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Old 07-27-2012, 01:04 AM   #8
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"The 50-amp receptacle in the box (where there are both) is likely to be used less, and likely "tighter". Loose connectors are more likely to get hot."

That makes sense - Thanks!
Guess what I'm going to do from now on...
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Old 07-27-2012, 07:53 AM   #9
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Originally Posted by VinceU View Post
Normally CG offering 50 amp will also provide 30 amp and usually 20 amp outlets in the same Pedestal. Problem with converting the 50 amp to 30 amp adapter, the supply circuit protection only sees a 50 amp load supply, not 30 that you present. You can damage your cord and power box if shore breaker doesn't open in a fault. Save your $20- and connect properly.
Sorry Vince I have to disagree.

1) Most 30 amp sockets in multi-socket pedestals get used way more often than the 50 amp one and are typically burned, pitted, and loose. This typically results in higher resistance connections and lower output voltages.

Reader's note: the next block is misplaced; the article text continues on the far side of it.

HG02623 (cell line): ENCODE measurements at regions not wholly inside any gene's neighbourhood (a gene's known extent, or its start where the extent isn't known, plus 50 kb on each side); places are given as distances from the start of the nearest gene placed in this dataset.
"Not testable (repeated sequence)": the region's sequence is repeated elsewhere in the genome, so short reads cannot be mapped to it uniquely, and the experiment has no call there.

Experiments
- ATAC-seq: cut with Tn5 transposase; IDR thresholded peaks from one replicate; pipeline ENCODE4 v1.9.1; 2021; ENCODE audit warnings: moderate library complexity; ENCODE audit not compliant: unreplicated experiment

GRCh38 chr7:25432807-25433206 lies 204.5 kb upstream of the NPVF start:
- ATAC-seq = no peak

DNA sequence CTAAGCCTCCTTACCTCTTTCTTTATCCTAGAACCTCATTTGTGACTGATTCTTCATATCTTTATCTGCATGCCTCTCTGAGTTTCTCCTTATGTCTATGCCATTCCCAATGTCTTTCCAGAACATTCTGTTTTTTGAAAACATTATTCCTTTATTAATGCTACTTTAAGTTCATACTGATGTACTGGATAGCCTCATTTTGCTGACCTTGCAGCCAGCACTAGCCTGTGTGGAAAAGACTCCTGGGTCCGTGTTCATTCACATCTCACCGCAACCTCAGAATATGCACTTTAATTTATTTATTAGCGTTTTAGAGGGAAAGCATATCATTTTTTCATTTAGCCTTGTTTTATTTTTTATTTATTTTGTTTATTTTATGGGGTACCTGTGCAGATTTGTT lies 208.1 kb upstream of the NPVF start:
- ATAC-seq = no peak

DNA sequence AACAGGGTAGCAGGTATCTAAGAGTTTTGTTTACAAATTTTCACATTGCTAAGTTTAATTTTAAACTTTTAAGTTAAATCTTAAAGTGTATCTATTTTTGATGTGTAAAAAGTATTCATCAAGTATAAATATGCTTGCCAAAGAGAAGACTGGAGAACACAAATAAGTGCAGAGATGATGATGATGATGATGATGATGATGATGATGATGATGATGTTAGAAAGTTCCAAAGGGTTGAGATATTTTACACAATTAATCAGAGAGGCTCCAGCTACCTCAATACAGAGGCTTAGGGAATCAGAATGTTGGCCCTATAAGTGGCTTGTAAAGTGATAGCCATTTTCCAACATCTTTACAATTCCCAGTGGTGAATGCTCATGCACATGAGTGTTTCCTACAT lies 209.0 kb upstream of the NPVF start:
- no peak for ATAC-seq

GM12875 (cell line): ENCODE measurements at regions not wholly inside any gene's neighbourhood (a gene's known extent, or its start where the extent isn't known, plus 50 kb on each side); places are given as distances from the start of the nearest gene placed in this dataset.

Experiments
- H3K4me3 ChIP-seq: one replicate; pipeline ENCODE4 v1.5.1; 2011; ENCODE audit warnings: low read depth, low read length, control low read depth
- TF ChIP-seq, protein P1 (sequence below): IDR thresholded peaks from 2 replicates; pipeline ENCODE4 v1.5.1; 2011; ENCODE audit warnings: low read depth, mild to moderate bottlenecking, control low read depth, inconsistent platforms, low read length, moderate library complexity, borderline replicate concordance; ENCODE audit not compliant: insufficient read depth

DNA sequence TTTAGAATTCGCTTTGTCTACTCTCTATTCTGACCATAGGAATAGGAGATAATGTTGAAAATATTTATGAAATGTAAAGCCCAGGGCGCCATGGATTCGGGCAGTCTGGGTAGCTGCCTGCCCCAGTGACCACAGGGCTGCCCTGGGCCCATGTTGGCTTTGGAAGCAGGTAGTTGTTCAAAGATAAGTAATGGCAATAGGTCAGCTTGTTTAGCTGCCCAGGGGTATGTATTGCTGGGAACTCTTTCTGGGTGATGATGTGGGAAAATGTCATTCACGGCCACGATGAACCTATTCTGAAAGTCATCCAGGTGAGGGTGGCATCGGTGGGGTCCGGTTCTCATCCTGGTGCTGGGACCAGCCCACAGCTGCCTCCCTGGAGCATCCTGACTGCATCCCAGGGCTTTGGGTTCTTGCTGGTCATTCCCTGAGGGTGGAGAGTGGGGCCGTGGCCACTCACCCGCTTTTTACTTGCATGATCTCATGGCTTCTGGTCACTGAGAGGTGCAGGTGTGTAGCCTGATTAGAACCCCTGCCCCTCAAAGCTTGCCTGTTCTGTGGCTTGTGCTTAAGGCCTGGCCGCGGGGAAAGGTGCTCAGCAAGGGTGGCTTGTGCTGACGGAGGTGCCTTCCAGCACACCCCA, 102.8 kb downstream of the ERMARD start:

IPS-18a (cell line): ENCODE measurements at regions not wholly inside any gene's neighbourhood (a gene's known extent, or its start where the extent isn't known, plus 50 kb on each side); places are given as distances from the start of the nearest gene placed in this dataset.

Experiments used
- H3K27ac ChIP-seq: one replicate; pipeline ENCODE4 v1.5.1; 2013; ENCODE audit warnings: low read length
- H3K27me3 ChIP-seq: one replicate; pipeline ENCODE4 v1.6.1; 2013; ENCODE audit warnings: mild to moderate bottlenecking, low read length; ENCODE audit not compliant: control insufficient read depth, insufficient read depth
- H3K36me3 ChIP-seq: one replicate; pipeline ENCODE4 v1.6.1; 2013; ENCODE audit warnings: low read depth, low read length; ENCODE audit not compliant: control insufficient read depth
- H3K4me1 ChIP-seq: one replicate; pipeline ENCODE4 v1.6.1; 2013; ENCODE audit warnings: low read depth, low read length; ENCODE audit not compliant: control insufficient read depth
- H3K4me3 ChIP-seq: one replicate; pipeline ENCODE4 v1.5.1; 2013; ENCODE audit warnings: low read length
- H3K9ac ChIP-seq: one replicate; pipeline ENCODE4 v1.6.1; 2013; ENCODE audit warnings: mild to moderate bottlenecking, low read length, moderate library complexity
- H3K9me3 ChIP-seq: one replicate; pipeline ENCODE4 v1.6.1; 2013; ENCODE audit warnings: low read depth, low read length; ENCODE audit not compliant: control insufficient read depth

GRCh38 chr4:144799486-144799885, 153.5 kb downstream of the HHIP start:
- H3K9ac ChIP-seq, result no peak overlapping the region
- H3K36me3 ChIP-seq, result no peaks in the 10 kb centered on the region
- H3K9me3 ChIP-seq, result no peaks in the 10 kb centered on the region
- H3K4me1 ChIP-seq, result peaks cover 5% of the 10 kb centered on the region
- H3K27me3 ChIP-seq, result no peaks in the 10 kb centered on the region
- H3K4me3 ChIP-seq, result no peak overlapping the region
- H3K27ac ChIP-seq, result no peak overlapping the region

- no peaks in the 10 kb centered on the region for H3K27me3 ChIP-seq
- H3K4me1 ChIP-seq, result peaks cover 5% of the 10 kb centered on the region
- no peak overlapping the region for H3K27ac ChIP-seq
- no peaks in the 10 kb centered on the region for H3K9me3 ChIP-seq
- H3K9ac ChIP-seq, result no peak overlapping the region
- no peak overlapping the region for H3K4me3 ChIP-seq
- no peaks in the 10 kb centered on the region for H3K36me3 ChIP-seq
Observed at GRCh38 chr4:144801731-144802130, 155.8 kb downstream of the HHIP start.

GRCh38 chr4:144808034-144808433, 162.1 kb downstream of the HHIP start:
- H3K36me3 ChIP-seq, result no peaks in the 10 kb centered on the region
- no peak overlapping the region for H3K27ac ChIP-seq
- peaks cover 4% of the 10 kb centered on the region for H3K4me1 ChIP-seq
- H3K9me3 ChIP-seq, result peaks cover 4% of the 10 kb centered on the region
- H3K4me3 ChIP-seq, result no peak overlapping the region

2) While you are correct that a short in your cord would only be protected to 50 amps vice the 30 you are rated for, the main breaker in the camper (rated for 30) would protect your camper down stream from that. Any short bad enough to damage your cord would also blow the 50 amp breaker.

3) Should your camper try to draw more than 30 amps (like using the air conditioner and microwave and a toaster at the same time) your main 30 amp breaker would trip even though the pedestal could have handled it.

4) More likely since the 30 amp circuit breaker on the pedestal gets more use than the 50 (if properly shut off and turned on when hooking up and disconnecting), the 30 amp worn breaker may actually trip early and not provide the full 30 amp service you are expecting.

5) The way many 50 amp service panels are wired, the 30 amp and 20 amp sockets are "piggybacked" off of the 50 amp "double 50" breaker (one leg to the 30 socket and one leg to the 20 socket). The 50 amp breaker must be "on" to provide power to the 30 and 20 when wired this way. This prevents folks from trying to pull more than the 50 amps (on each leg) that each site is rated for (by plugging in other items on extension cords to the other sockets). I have also found this at 30 amp sites where the 20 amp GFCI duplex's breaker comes after the 30 amp "MAIN" that supplies the 30 amp RV socket.
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Old 07-27-2012, 07:59 AM   #10
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The following website is helpful in explaining the differences between 30 and 50 amp RV services. It is also full of information about voltage drop, wire sizing, testing outlets (and how to make your own testers), piggybacking between outlets in campground pedestals like Lou just talked about in the previous post, installing your own rv outlets at home, and much more. Be prepared to spend some time there, and clicking on a lot of links.

The author is very adamant about testing each outlet, every time before you hook up.

RV Electric